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Functional respiratory muscle training

The book "Respiratory Muscle Training: theory and practice" contains over 150 functional respiratory muscle training exercises (see below for the rationale for using a functional approach). Each set of exercises targets a specific functional outcome, and is presented with three levels of difficulty, thereby maximising applicability to the widest possible range of patients. Thanks to our partnership with Physiotec, all of these exercises are available to view as video clips, and a sample of those on offer from Physiotec's Physiobreathe training module is available by following this link. Purchasers of 'Respiratory muscle training: theory and practice' can obtain FREE access to Physiotec's encyclopaedic rehabilitation resources for 30 days. Click here to learn more about the free trial.

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The rationale for functional training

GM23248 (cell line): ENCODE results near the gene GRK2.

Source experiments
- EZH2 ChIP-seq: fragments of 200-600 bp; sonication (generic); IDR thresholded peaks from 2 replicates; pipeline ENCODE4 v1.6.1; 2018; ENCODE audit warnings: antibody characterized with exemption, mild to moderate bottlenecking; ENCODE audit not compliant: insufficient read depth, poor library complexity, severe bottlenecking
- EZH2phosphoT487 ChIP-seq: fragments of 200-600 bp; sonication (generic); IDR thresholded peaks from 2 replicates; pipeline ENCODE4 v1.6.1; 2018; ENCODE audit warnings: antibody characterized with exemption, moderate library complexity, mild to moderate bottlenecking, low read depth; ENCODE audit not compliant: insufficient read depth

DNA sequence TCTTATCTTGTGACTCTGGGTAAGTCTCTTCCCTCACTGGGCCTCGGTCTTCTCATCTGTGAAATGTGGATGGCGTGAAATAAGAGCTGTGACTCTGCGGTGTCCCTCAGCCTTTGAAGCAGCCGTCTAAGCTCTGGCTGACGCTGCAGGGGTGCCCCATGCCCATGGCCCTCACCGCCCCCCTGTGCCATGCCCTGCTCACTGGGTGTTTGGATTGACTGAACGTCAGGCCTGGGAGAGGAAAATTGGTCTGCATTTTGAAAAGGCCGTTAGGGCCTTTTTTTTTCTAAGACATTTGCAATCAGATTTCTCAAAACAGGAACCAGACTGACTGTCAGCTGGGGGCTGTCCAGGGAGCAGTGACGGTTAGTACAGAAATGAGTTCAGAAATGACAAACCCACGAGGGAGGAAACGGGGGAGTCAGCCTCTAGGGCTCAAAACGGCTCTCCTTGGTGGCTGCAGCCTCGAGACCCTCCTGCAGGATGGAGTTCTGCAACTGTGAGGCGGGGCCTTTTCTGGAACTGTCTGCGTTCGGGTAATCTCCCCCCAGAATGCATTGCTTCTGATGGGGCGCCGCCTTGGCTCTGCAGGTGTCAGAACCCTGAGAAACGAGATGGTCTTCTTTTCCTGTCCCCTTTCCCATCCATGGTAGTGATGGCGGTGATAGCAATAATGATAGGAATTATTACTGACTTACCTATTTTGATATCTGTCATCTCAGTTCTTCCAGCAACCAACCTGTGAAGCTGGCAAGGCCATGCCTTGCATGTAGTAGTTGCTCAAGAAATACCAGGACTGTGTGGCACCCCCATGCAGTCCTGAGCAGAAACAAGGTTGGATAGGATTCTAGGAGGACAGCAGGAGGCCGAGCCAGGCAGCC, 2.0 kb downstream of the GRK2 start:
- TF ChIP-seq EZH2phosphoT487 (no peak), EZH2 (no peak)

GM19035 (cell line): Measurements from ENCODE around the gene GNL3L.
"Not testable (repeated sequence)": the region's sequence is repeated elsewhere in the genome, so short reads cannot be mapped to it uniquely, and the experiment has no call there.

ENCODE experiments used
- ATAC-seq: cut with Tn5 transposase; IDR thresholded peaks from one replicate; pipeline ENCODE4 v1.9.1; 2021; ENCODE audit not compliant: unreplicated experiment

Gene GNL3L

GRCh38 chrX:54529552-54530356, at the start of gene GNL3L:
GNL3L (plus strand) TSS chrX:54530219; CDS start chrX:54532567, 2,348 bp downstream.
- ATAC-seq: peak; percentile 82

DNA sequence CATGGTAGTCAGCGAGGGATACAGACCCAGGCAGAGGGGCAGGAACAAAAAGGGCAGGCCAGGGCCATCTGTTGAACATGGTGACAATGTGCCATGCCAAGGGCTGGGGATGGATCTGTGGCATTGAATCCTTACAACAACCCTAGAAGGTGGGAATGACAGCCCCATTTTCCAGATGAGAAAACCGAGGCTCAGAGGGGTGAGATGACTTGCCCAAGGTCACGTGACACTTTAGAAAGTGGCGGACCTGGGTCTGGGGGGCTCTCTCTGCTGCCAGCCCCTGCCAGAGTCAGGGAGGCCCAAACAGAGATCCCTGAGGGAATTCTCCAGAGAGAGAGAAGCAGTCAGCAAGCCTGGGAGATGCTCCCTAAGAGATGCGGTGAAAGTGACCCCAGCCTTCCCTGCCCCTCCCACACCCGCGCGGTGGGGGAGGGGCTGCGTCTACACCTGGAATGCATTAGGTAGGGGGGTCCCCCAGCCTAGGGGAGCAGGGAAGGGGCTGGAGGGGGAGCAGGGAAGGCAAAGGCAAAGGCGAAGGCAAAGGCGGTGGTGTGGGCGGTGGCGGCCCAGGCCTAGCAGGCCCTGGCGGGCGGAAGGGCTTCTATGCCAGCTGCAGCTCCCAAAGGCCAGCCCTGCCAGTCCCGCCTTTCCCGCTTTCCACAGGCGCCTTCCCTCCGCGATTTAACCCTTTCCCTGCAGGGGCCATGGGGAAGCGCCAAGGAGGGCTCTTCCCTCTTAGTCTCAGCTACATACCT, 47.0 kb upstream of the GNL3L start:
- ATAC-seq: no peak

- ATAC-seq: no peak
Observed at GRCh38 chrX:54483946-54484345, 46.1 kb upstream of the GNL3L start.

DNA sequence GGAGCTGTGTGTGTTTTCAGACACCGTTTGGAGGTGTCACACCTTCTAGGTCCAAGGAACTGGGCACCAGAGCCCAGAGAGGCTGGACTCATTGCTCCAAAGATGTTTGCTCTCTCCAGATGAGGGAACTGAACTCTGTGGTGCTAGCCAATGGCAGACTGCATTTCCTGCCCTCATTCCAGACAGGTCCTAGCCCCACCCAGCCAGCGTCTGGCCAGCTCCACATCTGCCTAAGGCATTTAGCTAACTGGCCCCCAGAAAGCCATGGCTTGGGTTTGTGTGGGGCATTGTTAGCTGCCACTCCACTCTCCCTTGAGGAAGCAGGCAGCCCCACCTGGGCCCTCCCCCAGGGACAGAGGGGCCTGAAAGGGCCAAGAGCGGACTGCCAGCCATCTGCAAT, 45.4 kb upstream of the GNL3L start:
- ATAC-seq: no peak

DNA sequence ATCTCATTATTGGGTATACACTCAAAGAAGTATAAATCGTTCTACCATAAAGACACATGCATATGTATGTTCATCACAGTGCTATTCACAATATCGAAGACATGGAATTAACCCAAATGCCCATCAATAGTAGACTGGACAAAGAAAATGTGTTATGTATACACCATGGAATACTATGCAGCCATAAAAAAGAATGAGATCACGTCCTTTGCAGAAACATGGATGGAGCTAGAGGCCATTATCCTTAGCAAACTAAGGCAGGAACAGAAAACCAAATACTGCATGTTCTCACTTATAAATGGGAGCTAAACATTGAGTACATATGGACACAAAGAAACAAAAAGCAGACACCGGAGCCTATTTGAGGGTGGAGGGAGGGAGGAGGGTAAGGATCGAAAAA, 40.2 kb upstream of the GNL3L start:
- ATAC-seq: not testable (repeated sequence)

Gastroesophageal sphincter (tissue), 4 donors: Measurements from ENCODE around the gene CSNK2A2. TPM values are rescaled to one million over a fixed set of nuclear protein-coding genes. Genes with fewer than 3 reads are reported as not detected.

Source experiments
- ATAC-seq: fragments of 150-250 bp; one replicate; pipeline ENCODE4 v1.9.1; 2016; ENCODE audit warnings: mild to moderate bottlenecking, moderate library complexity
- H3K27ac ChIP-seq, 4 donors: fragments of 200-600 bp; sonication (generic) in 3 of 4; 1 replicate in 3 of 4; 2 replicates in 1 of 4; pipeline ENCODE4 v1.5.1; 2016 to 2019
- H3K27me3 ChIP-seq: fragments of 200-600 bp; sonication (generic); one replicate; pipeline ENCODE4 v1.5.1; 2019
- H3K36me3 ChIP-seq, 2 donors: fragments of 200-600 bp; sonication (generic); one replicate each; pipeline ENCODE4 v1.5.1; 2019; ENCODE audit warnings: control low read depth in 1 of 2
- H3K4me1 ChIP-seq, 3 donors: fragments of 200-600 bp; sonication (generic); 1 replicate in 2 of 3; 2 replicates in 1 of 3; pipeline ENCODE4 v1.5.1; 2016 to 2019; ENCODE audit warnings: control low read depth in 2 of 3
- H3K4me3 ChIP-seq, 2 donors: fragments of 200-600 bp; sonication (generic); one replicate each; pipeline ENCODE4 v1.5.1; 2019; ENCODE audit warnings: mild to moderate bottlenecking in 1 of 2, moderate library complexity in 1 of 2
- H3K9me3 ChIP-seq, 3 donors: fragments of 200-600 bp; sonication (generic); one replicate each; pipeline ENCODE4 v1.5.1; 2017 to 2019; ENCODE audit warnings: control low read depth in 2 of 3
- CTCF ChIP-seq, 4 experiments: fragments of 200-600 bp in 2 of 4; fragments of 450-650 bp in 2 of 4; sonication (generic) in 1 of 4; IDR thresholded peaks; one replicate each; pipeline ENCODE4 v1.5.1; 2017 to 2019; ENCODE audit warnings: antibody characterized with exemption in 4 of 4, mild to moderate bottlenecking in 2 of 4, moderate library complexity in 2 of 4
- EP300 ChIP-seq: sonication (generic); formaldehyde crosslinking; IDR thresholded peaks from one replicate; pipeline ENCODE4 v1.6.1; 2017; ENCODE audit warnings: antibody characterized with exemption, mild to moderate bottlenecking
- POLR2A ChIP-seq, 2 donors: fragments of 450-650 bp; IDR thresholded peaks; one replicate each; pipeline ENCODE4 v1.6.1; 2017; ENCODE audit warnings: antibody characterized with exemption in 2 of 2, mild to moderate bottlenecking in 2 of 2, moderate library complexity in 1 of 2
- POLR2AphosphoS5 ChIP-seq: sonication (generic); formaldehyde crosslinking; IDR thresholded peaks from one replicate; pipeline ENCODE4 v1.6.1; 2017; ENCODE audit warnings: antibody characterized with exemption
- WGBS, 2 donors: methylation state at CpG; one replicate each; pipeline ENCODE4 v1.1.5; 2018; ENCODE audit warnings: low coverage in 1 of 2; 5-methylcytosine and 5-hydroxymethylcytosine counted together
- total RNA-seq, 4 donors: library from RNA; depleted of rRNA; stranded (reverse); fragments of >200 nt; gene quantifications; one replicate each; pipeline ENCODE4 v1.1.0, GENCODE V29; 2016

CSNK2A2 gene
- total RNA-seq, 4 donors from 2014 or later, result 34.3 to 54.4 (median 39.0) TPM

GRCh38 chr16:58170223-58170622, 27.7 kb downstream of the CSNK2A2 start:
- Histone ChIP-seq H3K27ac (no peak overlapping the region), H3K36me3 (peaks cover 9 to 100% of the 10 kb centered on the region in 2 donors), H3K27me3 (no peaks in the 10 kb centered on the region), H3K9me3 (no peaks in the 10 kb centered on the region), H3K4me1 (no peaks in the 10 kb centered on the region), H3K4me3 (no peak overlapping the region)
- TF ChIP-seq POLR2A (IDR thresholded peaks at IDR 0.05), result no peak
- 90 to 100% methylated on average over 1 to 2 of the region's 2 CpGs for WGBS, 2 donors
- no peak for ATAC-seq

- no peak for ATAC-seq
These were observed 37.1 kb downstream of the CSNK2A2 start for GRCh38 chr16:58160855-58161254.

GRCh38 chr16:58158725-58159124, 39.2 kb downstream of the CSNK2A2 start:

The role of the respiratory muscles extends far beyond that of driving the respiratory pump. This fact explains why most, if not all patients, find walking makes them more breathless than riding a stationary ergometer. However, the contribution of the respiratory muscles to postural control (balance) and core stabilisation is not addressed directly in a rehabilitation context. This is surprising, because these non-respiratory roles have profound implications for how we should train these muscles to optimise their function and minimise the unpleasant symptoms that they generate.

The non-respiratory roles of the respiratory muscles are often brought into conflict with their role in breathing; the external manifestation of this conflict is dyspnoea that is disproportionate to the ventilatory demand of the activity. Similarly, in patients with abnormal respiratory mechanics, muscles that do not normally make a substantive contribution to breathing can become vital contributors to thoracic expansion. This helps to explain why patients become breathless during activities of daily living that engender only modest increases in ventilatory demand, such as dressing, and hair washing.